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Otters Are On the Attack in This City

Woman, boy bitten in Anchorage, Alaska; officials aren't sure why the rare attacks are taking place
By Jenn Gidman,  Newser Staff
Posted Sep 27, 2021 9:01 AM CDT
Otters Are On the Attack in This City
Stock photo of a river otter from parts unknown.   (Getty Images/Troy Levengood)

The Anchorage Press has lifted its paywall on a recent story to deliver a very important message to locals: "Beware of aggressive river otters." Friday's warning from the Alaska Department of Fish and Game came after a woman, a child, and at least two dogs were attacked by the creatures in the state's largest city over the last month, even though otter attacks against humans are rare. "Because of the risk to public safety, efforts will be made to locate this group of river otters and remove them," the ADFG announced.

The Guardian notes the most recent attacks took place last week, when two dogs were attacked by otters in separate locations along University Lake. The owner of one of the dogs was bitten by an otter as she tried to help her pet. Earlier this month, a 9-year-old boy was chased and bitten by four otters while he was playing with his brother and friends near a duck pond in the eastern part of the city.

"He has two fang marks on his back thigh, and one on the front thigh on each leg," the boy's mother tells the Anchorage Daily News. "[He has] one puncture wound on his foot. He ended up falling as he was running away and [the otter] got him on his back." While it's not clear if it's the same group of otters wreaking havoc, the Press notes that "river otters may travel long distances over land or by utilizing interconnected waterways," meaning it could be the same group that's responsible for all of the recent attacks.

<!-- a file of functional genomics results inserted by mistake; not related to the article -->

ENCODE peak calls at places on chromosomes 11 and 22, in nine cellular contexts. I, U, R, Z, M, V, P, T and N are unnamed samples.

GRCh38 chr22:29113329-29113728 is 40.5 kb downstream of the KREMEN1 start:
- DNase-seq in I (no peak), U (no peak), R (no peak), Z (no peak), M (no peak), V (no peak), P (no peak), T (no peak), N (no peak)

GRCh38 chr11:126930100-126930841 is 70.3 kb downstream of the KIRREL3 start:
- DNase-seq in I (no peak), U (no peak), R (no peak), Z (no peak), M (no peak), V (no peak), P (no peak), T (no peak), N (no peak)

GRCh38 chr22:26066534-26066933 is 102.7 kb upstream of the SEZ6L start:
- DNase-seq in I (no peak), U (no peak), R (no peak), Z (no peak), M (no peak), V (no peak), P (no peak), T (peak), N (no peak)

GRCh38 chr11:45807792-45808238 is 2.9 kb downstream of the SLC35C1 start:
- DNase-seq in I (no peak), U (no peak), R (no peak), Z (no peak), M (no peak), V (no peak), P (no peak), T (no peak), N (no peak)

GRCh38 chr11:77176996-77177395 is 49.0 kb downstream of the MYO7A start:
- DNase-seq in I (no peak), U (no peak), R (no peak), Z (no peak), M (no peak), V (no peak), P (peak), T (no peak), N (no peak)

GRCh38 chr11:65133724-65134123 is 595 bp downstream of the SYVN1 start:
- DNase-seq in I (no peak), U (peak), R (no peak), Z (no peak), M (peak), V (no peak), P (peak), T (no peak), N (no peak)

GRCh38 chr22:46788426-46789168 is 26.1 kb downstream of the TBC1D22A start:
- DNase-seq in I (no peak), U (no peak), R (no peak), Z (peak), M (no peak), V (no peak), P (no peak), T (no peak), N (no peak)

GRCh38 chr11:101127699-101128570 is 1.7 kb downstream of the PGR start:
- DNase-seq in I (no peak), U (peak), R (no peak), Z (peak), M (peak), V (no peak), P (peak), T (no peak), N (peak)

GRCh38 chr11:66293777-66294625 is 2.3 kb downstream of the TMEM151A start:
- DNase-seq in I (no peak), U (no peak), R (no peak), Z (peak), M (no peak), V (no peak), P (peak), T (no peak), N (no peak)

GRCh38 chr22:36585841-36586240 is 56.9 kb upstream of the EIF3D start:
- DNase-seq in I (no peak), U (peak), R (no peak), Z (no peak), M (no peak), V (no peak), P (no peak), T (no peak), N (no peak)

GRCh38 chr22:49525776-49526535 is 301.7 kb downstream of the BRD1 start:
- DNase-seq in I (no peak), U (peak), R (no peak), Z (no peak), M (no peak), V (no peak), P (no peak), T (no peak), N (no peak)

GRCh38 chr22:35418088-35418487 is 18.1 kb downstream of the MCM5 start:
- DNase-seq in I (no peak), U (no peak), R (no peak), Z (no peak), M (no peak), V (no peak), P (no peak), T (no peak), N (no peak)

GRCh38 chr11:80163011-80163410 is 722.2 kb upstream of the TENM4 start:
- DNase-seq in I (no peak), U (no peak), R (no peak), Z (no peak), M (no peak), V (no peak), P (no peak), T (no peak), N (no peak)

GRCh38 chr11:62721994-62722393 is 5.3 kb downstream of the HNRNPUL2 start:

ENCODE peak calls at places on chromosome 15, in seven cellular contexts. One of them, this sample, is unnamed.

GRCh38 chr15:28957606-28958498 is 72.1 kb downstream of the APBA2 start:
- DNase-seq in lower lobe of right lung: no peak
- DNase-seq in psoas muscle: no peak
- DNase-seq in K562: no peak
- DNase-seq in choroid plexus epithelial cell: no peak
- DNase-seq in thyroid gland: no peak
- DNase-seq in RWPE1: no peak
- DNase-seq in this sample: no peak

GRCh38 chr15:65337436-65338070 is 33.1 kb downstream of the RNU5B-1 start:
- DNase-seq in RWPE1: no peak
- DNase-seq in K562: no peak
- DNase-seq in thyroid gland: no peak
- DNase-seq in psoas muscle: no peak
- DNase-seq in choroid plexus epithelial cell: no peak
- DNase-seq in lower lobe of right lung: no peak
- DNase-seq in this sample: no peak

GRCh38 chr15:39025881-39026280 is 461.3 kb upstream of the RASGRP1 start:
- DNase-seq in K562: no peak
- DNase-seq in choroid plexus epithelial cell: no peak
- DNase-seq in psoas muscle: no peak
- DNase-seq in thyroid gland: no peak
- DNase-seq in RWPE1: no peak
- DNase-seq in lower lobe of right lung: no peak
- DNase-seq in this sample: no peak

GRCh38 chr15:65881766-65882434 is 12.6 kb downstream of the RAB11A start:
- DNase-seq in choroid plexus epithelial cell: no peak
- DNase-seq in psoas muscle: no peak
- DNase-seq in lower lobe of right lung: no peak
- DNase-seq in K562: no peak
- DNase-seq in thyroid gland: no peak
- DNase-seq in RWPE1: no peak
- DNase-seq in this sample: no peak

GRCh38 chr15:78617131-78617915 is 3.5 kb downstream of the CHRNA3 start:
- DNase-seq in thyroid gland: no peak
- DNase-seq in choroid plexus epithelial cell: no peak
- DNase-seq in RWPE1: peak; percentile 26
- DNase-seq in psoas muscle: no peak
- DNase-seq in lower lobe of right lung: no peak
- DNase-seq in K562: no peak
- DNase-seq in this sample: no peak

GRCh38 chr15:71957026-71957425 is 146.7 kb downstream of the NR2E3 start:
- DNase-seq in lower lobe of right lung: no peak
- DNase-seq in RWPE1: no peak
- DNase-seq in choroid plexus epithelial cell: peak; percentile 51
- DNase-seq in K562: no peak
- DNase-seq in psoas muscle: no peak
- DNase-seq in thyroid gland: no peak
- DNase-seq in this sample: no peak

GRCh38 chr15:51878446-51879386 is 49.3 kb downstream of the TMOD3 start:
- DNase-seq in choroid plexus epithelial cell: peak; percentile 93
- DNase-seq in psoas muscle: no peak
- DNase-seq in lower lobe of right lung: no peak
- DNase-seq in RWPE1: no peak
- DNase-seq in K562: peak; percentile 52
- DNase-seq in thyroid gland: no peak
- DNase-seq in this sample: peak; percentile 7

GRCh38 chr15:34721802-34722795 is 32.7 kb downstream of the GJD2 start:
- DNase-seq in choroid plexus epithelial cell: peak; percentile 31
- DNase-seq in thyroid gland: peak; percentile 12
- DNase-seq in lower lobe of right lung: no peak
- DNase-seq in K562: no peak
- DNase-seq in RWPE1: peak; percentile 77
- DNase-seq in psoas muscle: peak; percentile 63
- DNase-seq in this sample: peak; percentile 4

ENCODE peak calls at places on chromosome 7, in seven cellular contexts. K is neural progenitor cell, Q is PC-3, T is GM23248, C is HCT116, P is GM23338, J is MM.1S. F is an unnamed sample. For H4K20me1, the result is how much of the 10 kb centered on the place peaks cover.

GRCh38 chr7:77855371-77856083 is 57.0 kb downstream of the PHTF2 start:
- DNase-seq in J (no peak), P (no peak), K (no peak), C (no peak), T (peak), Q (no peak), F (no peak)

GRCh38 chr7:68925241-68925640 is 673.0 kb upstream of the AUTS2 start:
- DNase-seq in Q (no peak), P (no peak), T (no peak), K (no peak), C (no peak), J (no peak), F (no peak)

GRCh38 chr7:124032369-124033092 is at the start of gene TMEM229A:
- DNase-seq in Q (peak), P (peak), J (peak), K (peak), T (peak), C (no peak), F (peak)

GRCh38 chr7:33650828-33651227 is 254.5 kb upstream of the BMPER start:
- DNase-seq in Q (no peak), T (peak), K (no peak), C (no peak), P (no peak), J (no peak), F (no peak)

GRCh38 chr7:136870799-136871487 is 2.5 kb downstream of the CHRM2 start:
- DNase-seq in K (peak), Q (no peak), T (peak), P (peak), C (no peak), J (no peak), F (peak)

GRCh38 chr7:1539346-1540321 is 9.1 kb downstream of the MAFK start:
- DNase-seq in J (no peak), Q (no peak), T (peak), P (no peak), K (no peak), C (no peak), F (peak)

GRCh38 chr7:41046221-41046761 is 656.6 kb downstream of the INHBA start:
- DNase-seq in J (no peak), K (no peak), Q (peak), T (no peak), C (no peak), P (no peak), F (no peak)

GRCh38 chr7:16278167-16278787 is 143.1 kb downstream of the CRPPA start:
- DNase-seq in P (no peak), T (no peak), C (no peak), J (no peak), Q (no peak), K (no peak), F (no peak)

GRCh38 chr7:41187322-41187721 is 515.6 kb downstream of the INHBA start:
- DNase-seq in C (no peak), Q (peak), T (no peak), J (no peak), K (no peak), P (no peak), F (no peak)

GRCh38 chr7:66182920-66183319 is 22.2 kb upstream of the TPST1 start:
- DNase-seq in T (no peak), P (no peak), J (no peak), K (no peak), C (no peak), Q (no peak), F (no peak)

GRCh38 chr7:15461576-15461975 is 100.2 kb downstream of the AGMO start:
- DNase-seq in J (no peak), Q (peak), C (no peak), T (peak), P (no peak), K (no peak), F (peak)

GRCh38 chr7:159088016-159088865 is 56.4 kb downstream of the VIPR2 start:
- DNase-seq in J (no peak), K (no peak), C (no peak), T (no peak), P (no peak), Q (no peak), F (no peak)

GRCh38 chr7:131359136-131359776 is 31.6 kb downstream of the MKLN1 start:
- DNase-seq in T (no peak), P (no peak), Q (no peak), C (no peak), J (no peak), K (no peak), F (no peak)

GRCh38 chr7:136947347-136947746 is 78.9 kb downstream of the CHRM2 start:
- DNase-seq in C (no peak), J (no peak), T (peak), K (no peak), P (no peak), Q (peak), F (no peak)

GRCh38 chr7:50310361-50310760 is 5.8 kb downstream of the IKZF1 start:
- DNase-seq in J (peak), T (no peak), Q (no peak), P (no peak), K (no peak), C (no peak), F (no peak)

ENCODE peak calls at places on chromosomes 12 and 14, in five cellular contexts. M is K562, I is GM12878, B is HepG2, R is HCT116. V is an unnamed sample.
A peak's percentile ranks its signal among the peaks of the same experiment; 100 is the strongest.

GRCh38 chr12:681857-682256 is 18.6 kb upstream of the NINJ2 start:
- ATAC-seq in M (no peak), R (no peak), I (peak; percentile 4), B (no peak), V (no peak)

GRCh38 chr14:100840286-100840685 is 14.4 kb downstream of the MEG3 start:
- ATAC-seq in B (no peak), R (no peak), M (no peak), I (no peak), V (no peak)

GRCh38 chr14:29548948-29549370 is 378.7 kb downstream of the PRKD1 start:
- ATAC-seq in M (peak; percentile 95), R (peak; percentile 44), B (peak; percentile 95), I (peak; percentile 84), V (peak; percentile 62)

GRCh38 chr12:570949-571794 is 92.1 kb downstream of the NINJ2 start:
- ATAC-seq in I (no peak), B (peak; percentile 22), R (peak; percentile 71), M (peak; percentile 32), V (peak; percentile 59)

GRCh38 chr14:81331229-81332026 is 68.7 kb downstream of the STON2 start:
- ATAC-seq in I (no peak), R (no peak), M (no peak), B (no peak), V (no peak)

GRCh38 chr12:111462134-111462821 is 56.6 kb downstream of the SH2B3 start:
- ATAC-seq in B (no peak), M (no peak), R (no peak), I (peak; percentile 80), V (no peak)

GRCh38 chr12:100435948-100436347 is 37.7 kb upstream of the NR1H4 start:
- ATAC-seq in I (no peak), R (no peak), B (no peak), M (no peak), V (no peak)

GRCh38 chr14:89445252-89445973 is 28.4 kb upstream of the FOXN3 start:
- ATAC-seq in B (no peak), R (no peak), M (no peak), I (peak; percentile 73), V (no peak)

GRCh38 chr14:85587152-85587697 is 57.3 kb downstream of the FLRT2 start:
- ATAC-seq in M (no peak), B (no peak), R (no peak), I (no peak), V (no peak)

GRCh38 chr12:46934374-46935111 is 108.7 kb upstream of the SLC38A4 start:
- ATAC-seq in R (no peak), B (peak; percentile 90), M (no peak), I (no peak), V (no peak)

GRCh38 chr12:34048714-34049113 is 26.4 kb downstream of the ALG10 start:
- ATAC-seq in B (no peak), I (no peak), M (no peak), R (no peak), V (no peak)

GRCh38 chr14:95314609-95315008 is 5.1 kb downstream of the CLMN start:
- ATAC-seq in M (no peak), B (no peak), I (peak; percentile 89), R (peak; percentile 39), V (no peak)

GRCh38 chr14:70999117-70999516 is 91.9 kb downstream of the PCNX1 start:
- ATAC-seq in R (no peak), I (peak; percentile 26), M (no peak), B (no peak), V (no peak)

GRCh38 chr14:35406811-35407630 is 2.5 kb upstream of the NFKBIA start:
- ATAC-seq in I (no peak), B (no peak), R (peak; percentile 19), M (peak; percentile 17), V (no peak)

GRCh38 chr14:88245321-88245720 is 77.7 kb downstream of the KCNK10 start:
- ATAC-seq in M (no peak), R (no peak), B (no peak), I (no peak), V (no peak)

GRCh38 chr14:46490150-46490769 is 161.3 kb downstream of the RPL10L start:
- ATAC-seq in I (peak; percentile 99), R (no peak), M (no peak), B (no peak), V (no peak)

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Officials, who say they'll be careful to only go after otters "exhibiting these unusual behaviors," note any that are "lethally removed" will be tested for rabies. Anyone who spots river otters around Anchorage, or aggressive behavior exhibited by any wildlife toward humans, should contact the state's fish and game department; if there's an immediate threat, call 911. (More otter stories.)

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